DigiLens Creates 'Liquid Gratings'
Like other component developers, it’s splitting light into different wavelengths using Bragg gratings. But unlike others in this field, it’s forming these Bragg gratings in liquid crystals rather than solid substrates such as silica and silicon. As the characteristics of the liquid crystal can be modified by applying an electric current, Digilens can split off a specific wavelength and then adjust its power or switch it in a single operation.
"We’re compressing functionality onto a waveguide that previously would have required multiple separate devices," says Jonathan Waldern, CEO of DigiLens. This means that Digilens’s components will be simpler to make and thus lower in cost, he adds.
Digilens calls its technology electrically-switchable Bragg grating (ESBG) or “S-Bug". Components are made by creating a row of ESBGs, each one handling a specific wavelength, on top of a single silica waveguide. The ESBGs themselves are formed from a mixture of polymer and liquid crystal, which have Bragg gratings (a series of stripes of different refractive index) created in them to reflect back specific wavelengths. This is done by exposing the polymer and liquid crystal mixture to ultraviolet light from intersecting laser beams, which form an interference pattern. The liquid crystal diffuses to areas of high light intensity, creating microdroplets.
In use, when a voltage is applied to this arrangement, the refractive index of the microdroplets is reduced, effectively erasing the grating and letting all the light through. With no applied voltage, the grating diffracts light at a specific wavelength out of the waveguide.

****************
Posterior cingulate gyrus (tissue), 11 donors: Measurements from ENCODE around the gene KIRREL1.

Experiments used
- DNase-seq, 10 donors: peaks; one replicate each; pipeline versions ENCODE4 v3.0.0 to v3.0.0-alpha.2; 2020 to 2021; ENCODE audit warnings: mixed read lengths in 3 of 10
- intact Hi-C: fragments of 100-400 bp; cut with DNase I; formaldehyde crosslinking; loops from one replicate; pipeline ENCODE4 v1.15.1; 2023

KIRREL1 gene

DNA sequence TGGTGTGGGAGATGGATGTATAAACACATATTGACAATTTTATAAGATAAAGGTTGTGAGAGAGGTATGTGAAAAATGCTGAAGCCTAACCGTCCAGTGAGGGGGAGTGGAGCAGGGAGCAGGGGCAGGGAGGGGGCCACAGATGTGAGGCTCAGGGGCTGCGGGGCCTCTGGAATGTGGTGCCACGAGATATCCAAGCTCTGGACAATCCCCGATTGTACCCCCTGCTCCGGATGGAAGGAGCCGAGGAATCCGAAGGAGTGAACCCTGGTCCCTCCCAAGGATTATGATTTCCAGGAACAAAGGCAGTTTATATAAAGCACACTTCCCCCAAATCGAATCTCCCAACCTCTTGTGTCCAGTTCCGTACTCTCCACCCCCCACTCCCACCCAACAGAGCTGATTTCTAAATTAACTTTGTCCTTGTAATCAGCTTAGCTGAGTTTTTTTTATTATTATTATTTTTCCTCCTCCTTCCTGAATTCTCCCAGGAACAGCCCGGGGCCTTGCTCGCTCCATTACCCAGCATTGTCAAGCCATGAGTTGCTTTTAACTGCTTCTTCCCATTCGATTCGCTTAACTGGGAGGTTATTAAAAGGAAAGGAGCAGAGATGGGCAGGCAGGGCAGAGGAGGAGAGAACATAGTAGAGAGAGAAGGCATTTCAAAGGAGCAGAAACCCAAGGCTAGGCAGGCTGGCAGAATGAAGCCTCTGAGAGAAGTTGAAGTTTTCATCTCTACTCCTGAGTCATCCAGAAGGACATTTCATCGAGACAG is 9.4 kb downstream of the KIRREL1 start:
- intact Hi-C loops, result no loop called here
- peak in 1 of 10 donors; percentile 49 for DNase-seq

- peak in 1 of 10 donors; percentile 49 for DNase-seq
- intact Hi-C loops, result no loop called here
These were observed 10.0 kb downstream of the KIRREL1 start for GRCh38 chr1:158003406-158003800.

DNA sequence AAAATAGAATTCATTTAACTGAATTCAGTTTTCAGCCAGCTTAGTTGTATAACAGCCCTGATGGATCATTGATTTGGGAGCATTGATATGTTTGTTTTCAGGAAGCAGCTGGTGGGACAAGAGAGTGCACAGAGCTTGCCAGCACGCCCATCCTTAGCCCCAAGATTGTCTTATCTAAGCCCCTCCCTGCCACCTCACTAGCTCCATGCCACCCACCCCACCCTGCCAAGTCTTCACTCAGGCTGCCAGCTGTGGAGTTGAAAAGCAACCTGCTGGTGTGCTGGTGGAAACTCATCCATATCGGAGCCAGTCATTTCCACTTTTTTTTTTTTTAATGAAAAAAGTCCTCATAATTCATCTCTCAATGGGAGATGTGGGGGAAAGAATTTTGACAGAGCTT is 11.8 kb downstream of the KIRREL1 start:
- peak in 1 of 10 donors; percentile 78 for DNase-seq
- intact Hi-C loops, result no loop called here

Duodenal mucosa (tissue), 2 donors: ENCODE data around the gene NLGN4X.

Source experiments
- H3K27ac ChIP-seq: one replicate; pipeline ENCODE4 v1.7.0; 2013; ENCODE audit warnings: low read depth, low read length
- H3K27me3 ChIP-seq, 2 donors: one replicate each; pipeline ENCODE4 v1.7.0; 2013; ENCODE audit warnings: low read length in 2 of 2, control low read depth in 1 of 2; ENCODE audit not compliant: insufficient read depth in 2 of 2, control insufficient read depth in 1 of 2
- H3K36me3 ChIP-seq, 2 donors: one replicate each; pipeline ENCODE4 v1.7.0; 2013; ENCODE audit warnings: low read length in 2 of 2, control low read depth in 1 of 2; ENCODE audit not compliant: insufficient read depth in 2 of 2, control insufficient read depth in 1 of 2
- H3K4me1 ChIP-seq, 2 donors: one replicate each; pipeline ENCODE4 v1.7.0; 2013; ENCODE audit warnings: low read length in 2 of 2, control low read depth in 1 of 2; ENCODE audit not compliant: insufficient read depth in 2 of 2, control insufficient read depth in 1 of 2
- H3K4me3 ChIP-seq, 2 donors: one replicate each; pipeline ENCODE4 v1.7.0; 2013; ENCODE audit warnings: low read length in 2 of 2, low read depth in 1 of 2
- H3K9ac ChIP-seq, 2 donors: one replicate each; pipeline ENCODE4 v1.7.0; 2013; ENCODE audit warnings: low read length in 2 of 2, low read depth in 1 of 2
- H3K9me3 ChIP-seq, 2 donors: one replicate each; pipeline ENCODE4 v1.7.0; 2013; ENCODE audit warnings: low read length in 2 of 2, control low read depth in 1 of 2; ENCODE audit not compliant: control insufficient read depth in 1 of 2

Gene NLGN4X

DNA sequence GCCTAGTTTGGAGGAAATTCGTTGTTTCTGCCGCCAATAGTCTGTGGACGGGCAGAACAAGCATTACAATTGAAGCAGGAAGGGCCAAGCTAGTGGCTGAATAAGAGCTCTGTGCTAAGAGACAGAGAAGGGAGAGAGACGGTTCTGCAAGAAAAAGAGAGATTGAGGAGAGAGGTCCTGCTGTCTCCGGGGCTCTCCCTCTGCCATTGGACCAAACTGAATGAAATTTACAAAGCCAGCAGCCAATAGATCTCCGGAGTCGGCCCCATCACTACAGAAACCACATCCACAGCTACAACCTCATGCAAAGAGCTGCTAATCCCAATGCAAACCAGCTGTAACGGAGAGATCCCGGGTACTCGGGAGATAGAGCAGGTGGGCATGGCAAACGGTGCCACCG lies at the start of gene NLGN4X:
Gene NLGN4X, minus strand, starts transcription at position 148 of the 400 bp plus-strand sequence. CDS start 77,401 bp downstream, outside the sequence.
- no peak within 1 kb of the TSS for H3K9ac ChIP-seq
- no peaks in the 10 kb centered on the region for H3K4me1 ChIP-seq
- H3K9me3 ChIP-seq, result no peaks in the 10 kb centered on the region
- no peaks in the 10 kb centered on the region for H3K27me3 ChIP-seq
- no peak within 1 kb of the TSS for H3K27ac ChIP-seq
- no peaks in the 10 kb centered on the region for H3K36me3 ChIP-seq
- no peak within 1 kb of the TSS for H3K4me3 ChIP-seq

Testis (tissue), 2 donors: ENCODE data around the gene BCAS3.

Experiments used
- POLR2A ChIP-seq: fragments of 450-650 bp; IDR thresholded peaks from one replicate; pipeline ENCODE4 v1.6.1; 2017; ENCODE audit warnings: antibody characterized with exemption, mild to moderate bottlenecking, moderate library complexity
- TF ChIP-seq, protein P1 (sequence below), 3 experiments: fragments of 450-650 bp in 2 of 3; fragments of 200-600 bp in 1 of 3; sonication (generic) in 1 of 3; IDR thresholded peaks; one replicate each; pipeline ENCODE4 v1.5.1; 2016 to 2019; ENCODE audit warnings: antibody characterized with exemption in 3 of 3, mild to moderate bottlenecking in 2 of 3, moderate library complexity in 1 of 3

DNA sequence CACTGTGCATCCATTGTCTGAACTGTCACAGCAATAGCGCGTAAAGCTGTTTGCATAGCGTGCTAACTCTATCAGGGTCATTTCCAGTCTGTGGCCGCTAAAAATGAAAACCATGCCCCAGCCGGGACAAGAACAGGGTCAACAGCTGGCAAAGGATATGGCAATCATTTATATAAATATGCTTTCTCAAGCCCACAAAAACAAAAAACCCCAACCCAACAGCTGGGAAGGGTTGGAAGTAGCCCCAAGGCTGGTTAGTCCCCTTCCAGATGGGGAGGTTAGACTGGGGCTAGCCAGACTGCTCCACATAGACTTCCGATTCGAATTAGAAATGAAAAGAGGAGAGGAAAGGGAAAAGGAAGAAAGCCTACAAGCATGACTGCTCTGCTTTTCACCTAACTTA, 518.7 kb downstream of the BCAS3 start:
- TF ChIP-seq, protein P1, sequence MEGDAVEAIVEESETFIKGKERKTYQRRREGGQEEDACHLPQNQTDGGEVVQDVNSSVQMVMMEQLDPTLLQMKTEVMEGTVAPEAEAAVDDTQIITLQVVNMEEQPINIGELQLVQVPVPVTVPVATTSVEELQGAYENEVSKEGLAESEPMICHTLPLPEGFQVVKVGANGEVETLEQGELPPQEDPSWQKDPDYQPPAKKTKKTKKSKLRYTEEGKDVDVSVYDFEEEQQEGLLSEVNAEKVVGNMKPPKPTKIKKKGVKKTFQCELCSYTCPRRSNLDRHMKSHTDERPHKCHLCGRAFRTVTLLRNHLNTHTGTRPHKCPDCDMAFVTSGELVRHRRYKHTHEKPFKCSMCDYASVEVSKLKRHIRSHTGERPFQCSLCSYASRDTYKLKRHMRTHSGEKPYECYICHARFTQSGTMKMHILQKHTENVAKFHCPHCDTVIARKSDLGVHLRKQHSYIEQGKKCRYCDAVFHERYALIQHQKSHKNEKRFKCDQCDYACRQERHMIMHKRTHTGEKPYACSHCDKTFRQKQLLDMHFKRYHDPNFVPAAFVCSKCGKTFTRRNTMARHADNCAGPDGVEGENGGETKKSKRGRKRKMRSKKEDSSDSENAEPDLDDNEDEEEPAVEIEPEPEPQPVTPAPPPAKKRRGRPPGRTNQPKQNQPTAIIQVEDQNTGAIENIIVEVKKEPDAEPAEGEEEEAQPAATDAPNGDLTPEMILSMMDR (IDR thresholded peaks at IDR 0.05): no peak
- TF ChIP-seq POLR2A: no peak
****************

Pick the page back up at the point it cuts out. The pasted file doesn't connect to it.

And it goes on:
Digilens has been using this technology for making microdisplays for some time, and now it's moving into the telecom market.
It's starting by developing dynamic spectral equalizers (DSEs), devices that extend the range of dense wavelength-division multiplexing (DWDM) systems by ensuring that power levels are the same in every channel. It's aiming on shipping 6- and 10-channel models this quarter.
At least two other vendors already make DSEs. One of them, Corning Inc. (NYSE: GLW) uses liquid crystals to adjust power levels in the same way as Digilens. But it requires a string of other devices to split the light into different wavelengths and handle polarization issues (see What's Hot At The OFC). The other vendor, Ultraband Fiber Optics Inc., is basing its developments on acousto-optical tunable filters.
Digilens is also planning on making an electronic variable optical attenuator, a single channel version of its DSE, in the same time frame.
In the longer term, Digilens is planning to develop 1x1 and 2x2 optical switches suitable for restoration and protection functions, with a target shipment date in 2002.
The benefits of ESBGs become apparent in optical add-drop muxes (OADMs), which Digilens is also planning to develop. In today’s OADMs, the wavelengths must be broken out so that each one can be directed by a separate 2x2 switch. Finally, all the wavelengths must be recombined. Waldern claims that DigiLens could do all this in a single integrated component. For a six-channel device, this would reduce the component count by a factor of eight, and reduce the cost by about a third, he says.
DigiLens licenses the intellectual property rights for the ESBG from Science Applications International Corp. (SAIC), an independent R&D company which owns Telcordia Technologies Inc. (formerly Bellcore). SAIC is the biggest investor in DigiLens with a 10 percent stake.
Digilens recently raised a fourth round of $40 million, bringing total funding to date to $67 million (see Round 4 for DigiLens: $40M).
-- Pauline Rigby, senior editor, Light Reading http://www.lightreading.com